So how 'bout those four moptops from Liverpool? You think they'll ever catch on?
Last night while I was working, I was twiddling the radio dial back and forth and happened to stumble over a (I assume) syndicated special marking the Beatles' 50th anniversary of conquering America. The special was called "The Beatles: 50 for 50," and longtime Seattle rock station KJR was running it. I'm sure it must have appeared in your area, too, or will. Hope some of you out there caught it.
The countdown claimed to be playing the 50 "most important" Beatles songs ever, and Good Luck with that. The countdown wasn't based on sales, just on "significance," whatever that means in this context.
Whoever put the list together wasn't the most knowledgeable Beatles fan, since their pick for Most Important Beatles Song Ever was "Yesterday." Ha. Yeah, there's more versions of "Yesterday" out there by more artists than any other song ever, but Most Important Beatles Song? Nah.
My pick, "A Day in the Life," came in fourth. And "In My Life" was right up there in the Top 5 too, kind of a surprise.
But I don't think the placings mean all that much. What got me was the number of songs included on the list that you don't hear much on the radio -- and the number of mistakes the compilers made.
I was delighted to hear some of the Fabs' more off-the-wall stuff -- hearing "Rain" was what made me stop twiddling knobs and listen in 'til I could figure out what was going on. They also played "Tomorrow Never Knows" and "She Said She Said," and I thought maybe whoever put together this list might have had half a brain.
But then they ID'd "Please Please Me" as the Fabs' "debut single" -- before playing "Love Me Do" only a few minutes later....
They also claimed John "wrote the four Beatles' autobiographies" in "Come Together." First time I've ever heard that theory, and I listened closely to see if the lyrics actually support that idea. Clearly one of the verse-portraits there is John ... but it doesn't seem like there's quite enough detail there to solidly ID the others -- unless it's details you and I wouldn't know. I always thought John was just talking about himself, anyway. But whatever.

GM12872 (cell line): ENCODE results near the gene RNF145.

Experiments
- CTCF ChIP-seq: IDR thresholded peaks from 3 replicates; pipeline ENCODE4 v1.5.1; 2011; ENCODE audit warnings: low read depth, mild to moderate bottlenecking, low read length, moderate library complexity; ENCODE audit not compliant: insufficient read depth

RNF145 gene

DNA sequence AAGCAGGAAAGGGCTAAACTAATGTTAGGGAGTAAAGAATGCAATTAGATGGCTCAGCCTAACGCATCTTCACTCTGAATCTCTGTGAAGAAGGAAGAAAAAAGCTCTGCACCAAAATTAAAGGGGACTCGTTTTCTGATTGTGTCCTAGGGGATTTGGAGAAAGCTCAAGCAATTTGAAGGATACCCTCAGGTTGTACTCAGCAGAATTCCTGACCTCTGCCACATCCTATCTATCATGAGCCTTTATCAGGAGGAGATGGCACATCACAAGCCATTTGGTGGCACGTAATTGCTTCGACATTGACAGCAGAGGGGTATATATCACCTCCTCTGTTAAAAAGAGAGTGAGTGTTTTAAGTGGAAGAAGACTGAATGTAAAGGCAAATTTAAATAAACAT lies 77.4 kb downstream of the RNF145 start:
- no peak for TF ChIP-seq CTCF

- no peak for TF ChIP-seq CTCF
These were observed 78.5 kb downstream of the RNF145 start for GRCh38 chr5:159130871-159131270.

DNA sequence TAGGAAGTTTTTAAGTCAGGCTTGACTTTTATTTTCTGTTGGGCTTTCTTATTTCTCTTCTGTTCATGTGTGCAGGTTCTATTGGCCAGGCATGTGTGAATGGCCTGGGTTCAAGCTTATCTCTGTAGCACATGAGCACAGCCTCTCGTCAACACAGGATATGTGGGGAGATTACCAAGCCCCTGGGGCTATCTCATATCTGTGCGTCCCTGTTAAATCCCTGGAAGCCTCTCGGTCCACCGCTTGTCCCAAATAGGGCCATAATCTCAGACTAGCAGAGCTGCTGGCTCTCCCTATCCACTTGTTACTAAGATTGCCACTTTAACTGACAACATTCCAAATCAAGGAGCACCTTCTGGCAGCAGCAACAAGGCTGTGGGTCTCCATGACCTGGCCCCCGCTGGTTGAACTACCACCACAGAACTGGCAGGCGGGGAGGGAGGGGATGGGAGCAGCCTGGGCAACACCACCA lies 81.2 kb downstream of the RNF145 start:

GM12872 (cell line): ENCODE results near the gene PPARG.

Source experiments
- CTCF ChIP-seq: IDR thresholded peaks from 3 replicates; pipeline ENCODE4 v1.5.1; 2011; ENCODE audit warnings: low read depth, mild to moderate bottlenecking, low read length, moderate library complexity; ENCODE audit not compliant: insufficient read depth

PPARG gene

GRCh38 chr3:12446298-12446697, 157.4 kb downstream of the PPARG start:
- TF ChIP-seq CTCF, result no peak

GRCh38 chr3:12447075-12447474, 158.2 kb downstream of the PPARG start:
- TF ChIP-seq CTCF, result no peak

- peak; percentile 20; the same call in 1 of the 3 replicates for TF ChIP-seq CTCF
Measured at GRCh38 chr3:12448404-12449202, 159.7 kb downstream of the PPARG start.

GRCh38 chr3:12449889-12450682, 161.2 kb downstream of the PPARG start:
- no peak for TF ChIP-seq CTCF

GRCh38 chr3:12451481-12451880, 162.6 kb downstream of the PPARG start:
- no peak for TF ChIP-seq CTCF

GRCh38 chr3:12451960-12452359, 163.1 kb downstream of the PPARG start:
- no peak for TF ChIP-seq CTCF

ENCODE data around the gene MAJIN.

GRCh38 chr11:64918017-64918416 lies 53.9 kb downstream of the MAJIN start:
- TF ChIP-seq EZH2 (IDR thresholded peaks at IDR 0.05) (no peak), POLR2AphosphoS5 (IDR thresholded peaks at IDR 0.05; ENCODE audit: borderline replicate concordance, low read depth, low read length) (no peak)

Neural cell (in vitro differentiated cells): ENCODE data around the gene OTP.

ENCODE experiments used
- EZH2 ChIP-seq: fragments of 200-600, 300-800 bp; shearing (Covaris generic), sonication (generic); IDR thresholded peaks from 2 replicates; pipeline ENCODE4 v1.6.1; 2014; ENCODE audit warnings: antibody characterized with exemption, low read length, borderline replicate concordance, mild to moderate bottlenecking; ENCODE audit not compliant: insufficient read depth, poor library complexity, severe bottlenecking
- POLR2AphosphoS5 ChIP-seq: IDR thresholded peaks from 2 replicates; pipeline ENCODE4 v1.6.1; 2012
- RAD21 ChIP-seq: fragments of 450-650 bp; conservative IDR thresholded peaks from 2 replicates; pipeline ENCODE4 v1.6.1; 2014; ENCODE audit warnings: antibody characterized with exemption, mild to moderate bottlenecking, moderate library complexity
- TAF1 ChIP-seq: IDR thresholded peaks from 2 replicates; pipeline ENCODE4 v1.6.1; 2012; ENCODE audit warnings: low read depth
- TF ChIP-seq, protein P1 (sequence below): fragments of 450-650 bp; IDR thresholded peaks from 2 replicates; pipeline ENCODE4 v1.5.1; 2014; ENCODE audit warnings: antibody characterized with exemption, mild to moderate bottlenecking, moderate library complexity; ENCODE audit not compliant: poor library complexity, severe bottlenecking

They played a few old favorites I hadn't heard in awhile -- "Helter Skelter;" "Golden Slumbers/Carry That Weight/The End;" "I Am the Walrus," which is still just as much fun to sing along with as it ever was. And couldn't David Bowie do a great version of "Walrus"?
I was also impressed with how the songs gain in emotional power and impact when you string a bunch of them together in this kind of format. Even stuff I don't normally like that much -- "Let it Be," "The Long and Winding Road," "Strawberry Fields Forever" -- stuff that wore out for me a long time ago, still sounded better in a countdown format. Even tired old "Hey Jude" sounded pretty good. Even "The Ballad of John and Yoko." Still can't take "Get Back," though.
Was happy to hear the simple, joyful "Eight Days a Week" -- and "Ticket to Ride," "Twist and Shout," "She Loves You," "I Want to Hold Your Hand," "A Hard Day's Night," "Back in the USSR," "Help!," all the ravers. "Eleanor Rigby" sounded great, too. I think "Yellow Submarine"'s pretty worn-out except for the silliness at the end. But oh man, "Lucy in the Sky With Diamonds" -- what a production!
But why didn't "Paperback Writer" place higher? Where's "Got to Get You into My Life"? "Everybody's Trying to be My Baby"? "There's a Place"? "You've Got to Hide Your Love Away"? "I Saw Her Standing There"? "I'm Down" -- one of the best B-sides ever....
We all could go on for YEARS about what their best songs were. But how 'bout their WORST? Was it "Revolution 9"? Or "Mr. Moonlight"? "Wild Honey Pie"? Your pick?
Of course these are all Timeless Memories. Of course they Changed Our Lives. Goes without saying. This just in.
Great nostalgia, anyway....